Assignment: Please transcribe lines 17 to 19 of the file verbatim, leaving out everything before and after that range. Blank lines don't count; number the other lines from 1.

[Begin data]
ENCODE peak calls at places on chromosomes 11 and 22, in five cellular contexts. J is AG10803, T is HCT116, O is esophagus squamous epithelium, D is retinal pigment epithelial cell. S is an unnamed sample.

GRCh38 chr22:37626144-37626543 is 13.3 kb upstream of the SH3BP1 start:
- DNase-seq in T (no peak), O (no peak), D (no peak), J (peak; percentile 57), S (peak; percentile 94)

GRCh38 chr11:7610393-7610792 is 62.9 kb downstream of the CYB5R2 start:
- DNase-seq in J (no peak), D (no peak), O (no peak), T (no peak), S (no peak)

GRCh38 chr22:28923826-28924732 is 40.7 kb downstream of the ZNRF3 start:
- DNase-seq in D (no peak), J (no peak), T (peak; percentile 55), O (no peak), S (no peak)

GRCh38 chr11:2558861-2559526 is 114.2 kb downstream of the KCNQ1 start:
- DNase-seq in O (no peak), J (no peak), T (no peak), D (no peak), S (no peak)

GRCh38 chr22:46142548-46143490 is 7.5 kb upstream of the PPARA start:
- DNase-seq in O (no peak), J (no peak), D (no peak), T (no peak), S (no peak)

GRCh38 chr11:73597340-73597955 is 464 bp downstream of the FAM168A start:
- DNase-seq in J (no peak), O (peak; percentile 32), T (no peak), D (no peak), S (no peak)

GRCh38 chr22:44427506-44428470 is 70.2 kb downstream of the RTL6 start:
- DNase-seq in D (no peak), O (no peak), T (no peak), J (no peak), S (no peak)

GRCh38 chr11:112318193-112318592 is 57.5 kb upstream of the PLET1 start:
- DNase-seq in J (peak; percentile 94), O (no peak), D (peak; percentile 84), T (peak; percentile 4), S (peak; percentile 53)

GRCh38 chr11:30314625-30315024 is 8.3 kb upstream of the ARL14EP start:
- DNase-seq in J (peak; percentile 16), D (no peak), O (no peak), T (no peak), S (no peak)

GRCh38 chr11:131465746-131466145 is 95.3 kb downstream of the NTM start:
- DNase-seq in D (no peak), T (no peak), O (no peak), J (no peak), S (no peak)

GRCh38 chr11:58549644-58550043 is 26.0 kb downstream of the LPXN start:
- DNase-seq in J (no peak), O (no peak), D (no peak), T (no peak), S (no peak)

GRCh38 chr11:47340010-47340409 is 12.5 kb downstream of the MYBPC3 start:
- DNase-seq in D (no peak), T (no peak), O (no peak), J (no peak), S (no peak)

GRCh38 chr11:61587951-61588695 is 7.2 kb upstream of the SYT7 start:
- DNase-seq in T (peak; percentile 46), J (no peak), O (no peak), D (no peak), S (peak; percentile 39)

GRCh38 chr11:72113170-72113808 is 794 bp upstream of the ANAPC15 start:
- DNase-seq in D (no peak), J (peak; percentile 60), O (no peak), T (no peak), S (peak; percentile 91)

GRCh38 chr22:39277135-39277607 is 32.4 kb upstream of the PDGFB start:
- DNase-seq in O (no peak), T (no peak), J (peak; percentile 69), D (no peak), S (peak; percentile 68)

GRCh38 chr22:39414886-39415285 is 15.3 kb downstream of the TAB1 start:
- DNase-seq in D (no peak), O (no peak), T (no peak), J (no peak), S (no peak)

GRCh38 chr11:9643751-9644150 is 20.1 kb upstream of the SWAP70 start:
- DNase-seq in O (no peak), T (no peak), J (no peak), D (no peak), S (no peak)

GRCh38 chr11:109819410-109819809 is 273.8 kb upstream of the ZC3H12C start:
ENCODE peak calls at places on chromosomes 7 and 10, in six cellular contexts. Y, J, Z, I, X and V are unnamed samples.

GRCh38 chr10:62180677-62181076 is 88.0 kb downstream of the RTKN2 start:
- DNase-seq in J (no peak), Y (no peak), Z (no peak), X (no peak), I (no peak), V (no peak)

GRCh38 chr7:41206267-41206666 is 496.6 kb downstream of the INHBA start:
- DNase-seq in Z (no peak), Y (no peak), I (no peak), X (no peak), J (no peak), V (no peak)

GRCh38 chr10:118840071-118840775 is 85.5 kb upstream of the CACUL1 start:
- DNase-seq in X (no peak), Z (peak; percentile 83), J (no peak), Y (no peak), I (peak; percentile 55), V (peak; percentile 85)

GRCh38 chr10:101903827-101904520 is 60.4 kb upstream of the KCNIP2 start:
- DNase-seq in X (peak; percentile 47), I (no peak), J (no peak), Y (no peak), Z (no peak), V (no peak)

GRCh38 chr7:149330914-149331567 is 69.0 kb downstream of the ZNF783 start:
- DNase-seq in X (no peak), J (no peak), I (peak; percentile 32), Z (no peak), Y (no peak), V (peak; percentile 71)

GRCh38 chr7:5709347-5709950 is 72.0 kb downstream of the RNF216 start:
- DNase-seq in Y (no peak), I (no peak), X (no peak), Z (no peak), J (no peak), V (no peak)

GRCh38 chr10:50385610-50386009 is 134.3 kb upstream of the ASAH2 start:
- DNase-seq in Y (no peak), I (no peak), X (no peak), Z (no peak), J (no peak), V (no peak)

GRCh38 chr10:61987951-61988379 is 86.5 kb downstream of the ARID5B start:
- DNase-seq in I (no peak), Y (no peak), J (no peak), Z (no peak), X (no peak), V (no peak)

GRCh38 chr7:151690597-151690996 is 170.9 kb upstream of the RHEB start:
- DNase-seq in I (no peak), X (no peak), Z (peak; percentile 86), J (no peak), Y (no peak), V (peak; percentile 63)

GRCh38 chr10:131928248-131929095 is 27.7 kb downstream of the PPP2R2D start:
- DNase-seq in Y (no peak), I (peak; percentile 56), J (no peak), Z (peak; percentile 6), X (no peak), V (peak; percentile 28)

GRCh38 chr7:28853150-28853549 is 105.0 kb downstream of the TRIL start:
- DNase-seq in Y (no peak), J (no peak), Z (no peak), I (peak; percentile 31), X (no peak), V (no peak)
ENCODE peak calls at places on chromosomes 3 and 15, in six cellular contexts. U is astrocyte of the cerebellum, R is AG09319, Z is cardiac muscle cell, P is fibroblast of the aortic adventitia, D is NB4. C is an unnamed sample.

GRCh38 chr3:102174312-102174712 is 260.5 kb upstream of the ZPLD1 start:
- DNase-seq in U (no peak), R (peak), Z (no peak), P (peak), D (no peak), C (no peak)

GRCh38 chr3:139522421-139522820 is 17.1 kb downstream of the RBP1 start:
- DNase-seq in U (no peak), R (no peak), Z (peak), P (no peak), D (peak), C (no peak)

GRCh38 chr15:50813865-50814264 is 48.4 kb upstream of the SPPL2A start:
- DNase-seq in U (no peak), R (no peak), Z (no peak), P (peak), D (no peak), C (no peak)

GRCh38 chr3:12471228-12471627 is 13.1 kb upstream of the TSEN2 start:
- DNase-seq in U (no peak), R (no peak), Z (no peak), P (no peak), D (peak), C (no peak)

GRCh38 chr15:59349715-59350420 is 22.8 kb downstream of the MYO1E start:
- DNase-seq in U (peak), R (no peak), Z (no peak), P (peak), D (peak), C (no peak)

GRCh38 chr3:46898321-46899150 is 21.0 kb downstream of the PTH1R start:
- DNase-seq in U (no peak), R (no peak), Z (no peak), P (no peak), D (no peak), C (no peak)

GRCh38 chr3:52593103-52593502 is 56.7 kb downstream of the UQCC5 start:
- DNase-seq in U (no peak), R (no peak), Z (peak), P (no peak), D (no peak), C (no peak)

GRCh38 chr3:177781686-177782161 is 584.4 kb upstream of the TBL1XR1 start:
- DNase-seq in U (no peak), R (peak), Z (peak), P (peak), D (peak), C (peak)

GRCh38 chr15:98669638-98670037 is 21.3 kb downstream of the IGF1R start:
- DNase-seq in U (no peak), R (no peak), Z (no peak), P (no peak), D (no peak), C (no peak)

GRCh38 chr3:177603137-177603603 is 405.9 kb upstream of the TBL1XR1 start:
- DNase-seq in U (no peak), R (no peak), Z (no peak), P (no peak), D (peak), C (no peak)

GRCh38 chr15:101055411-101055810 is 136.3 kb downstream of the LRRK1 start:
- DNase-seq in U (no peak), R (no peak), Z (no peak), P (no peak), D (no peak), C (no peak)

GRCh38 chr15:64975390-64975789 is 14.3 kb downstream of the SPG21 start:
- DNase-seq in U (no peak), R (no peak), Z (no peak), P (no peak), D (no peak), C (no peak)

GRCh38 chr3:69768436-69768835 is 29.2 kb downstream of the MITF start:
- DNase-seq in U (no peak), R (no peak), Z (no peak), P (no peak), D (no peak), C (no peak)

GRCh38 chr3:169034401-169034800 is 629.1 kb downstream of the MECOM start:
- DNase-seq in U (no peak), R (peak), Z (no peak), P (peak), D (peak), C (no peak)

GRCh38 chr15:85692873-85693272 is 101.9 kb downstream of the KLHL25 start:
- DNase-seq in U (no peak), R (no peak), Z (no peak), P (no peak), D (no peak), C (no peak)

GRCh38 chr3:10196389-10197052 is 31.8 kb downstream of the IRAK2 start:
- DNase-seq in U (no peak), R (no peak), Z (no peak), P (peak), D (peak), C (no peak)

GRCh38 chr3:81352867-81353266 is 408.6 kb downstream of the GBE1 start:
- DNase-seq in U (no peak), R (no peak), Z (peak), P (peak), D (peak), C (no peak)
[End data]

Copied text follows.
- DNase-seq in J (peak; percentile 94), O (no peak), D (peak; percentile 84), T (peak; percentile 4), S (peak; percentile 53)

GRCh38 chr11:30314625-30315024 is 8.3 kb upstream of the ARL14EP start:
- DNase-seq in J (peak; percentile 16), D (no peak), O (no peak), T (no peak), S (no peak)